The mystery of James Fiddles

You might say James Fiddles is an international man of mystery.

Not quite on the scale of Austin Powers or 007 James Bond, but folks in Queensland, Australia, would sure like to know more about him.

Fiddles of Pasadena was one of thousands of American troops stationed in Australia during World War II.

Attached to the 126th Infantry, 32nd Division, Fiddles and other Americans came to Nerimbera, in Queensland to recuperate after fighting the Japanese in New Guinea in 1942.

While there, troops built St. Christopher’s Chapel on the banks of the Fitzroy River and competed in a variety of athletic contests at a nearby arena. It was in the arena where Fiddles made a name for himself, winning an award for rope climbing.

Eight other American servicemen – most from Wisconsin or Michigan – won awards, too. All their names were added to a plaque commemorating their achievements.

When the arena was finally torn down several years ago, the plaque was transferred to St. Christopher’s.

Over the past 18 months Brian Morris, an 80-year-old resident of Queensland, has made it his duty to track down the nine men. Morris, a teenager during the war, said he made friends with several Americans stationed in Australia who manned a gun emplacement on the coast overlooking an oyster bed owned by his father.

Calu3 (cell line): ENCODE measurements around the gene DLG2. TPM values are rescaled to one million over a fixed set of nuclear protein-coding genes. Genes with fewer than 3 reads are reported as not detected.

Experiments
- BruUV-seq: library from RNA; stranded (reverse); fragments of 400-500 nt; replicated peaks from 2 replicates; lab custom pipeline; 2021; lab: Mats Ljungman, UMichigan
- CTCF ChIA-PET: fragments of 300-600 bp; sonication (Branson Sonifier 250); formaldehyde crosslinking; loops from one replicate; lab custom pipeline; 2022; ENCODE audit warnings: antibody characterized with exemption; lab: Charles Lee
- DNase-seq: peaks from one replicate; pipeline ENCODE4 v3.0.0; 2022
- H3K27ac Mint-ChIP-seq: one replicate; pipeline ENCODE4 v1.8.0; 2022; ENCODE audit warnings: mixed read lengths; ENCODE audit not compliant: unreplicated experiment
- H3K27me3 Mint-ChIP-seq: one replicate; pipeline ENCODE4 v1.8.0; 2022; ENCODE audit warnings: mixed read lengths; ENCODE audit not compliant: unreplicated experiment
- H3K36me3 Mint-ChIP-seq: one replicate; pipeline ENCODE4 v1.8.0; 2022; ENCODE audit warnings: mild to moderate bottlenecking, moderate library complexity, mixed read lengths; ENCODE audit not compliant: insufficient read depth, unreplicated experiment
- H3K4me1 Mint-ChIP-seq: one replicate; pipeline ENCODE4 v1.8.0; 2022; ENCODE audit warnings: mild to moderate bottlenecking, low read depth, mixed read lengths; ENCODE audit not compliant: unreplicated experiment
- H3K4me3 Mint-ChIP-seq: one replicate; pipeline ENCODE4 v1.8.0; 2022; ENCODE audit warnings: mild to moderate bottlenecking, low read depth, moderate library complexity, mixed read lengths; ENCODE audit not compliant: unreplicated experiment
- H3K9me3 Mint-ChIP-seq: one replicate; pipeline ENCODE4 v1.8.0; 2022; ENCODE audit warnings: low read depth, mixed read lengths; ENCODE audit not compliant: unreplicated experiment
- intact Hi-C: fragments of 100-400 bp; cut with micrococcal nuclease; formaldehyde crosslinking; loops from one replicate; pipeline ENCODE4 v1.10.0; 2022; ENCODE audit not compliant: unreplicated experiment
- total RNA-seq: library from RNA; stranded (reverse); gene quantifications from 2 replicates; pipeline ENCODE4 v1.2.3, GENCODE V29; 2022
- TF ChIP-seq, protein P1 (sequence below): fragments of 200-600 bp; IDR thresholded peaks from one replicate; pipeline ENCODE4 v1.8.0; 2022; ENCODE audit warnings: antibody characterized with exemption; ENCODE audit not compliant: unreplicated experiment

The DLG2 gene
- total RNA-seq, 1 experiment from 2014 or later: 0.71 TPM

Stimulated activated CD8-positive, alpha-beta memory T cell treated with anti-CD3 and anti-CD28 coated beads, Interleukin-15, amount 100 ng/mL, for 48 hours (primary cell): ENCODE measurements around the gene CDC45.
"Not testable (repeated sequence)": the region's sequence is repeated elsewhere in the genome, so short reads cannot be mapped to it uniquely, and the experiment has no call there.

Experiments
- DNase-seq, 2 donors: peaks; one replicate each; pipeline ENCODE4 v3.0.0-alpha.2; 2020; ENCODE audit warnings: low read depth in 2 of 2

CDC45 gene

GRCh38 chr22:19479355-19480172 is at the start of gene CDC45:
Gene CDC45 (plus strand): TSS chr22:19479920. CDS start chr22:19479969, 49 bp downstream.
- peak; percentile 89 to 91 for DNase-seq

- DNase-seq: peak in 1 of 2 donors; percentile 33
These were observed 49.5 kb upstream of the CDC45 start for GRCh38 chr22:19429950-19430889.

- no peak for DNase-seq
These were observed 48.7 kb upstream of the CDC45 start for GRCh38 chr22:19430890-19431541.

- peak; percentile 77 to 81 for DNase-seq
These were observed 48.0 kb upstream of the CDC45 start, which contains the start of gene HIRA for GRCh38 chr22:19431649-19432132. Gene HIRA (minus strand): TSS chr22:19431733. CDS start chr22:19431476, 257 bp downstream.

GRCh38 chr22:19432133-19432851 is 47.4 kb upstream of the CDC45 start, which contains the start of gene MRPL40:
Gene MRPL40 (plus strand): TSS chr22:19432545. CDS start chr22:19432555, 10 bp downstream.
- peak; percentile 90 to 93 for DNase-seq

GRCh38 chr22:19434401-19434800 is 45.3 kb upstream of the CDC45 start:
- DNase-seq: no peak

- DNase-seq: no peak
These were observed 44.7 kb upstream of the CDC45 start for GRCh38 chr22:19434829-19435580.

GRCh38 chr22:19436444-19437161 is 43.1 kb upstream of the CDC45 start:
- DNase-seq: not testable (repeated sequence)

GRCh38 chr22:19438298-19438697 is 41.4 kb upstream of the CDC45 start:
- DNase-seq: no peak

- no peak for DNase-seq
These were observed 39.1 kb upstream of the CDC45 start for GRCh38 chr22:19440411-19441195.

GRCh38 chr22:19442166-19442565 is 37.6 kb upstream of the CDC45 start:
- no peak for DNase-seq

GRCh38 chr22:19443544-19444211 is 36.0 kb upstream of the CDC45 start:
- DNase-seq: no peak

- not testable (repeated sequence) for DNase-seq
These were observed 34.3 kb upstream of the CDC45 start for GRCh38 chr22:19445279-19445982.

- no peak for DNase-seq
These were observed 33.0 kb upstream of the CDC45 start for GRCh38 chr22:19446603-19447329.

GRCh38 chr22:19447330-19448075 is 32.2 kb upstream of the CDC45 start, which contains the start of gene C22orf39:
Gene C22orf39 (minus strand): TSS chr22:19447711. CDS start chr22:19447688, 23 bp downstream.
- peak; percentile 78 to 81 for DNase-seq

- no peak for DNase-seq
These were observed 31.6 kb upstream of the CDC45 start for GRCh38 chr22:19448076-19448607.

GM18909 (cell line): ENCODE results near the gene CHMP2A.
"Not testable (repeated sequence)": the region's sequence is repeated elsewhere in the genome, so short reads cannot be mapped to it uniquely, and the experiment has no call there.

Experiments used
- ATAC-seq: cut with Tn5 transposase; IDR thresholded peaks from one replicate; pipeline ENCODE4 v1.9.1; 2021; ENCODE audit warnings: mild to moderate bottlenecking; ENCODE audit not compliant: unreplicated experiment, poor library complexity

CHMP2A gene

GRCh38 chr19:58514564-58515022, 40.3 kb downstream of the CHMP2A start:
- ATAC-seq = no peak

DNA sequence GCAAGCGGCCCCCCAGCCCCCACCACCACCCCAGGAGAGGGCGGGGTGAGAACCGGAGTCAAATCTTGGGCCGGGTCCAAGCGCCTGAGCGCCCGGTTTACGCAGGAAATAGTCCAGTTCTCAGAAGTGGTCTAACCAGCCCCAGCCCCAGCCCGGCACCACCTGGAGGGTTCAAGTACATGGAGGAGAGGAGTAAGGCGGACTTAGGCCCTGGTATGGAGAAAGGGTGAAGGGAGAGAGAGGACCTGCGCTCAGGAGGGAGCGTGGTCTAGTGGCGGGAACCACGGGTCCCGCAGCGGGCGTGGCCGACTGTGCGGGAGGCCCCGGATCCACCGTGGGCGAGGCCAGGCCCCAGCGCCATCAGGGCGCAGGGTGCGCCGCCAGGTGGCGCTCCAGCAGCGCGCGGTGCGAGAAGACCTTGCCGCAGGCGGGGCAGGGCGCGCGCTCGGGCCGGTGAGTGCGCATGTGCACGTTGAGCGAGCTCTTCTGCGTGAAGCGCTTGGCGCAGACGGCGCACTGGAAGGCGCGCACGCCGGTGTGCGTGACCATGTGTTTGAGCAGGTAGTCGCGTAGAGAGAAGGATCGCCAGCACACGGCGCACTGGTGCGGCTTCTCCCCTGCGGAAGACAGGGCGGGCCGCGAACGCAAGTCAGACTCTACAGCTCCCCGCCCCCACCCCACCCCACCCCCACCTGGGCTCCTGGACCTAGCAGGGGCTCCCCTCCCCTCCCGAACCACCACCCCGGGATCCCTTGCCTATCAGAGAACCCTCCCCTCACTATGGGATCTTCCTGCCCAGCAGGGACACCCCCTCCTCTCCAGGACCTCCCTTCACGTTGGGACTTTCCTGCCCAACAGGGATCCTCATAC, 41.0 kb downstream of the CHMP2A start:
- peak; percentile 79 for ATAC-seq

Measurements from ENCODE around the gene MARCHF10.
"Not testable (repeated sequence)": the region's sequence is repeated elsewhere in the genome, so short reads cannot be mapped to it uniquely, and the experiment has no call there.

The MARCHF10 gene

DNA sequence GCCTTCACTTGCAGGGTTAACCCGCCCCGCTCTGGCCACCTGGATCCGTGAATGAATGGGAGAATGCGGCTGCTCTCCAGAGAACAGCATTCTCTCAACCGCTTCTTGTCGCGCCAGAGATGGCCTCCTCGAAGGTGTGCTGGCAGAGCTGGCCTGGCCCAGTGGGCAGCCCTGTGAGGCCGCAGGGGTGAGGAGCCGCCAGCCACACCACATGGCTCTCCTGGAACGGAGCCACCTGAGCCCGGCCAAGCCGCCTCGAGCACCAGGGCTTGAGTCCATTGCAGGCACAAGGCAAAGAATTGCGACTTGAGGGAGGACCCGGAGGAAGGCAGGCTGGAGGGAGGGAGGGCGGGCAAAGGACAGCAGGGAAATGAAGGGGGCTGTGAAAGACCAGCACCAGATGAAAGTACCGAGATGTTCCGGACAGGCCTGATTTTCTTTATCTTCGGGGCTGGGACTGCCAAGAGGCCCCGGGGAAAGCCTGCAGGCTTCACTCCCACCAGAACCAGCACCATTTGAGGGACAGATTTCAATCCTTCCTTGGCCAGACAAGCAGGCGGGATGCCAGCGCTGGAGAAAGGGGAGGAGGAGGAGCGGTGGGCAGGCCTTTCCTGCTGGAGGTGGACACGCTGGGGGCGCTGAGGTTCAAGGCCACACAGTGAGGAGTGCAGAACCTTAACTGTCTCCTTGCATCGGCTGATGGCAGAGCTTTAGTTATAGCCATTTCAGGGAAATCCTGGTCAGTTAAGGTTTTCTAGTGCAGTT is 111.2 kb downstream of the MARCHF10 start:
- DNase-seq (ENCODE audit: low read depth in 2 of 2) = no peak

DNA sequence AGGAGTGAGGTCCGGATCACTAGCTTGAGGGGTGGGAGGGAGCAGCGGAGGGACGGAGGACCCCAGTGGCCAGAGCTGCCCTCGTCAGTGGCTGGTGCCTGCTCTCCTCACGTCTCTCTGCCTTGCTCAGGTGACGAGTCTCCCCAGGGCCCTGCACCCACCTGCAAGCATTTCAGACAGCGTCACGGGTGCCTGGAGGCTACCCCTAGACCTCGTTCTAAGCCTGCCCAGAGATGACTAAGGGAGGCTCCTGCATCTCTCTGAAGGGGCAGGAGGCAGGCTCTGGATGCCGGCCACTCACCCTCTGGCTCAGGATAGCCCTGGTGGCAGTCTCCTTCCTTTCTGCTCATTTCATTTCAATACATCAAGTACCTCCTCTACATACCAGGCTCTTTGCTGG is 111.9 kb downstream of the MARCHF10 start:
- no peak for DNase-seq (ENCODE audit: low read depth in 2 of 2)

On July Fourth every year, residents of Nerimbera, Rockhampton and other nearby towns gather at St. Christopher’s to remember Americans who briefly lived there.

Last year, Morris attended the ceremony.

“Looking at the names on the chapel walls, I decided to trace the men who had given so much in defense of this country,” Morris said.

Ultimately, Morris wants to have the life story of each of the men become part of the chapel’s archive.

Since setting out on his search, Morris has found eight of the nine – some living, some dead.

Among them were average Americans like:

– Leonard Christian of Rhinelander, Wisconsin, who won the 440 dash. He returned to the United States and worked for 25 years at the American Motors plant in Racine, Wisconsin before his death in 1993;

– David R. Dake, of Oshkosh, Wisconsin, who won the broad jump, returned to battle for three tours in the South Pacific, before coming home. After working at a Boeing plant in Florida, Dake, who is still alive, became a Pentacostal minister before he returned to Wisconsin, and;

– Lyle U. Smith, of Tacoma, Washington, who lost his life in battle.

But, figuring out what happened to James Fiddles, the lone Californian in a group of Midwesterners, remains a riddle, Morris said.

“His name is not common, but he has proved to be the most difficult to trace,” Morris said.

Morris believes his last hope to find Fiddles lies in the San Gabriel Valley. He’s praying that someone can connect the dots and solve the mystery of the champion rope climber and Australian hero.

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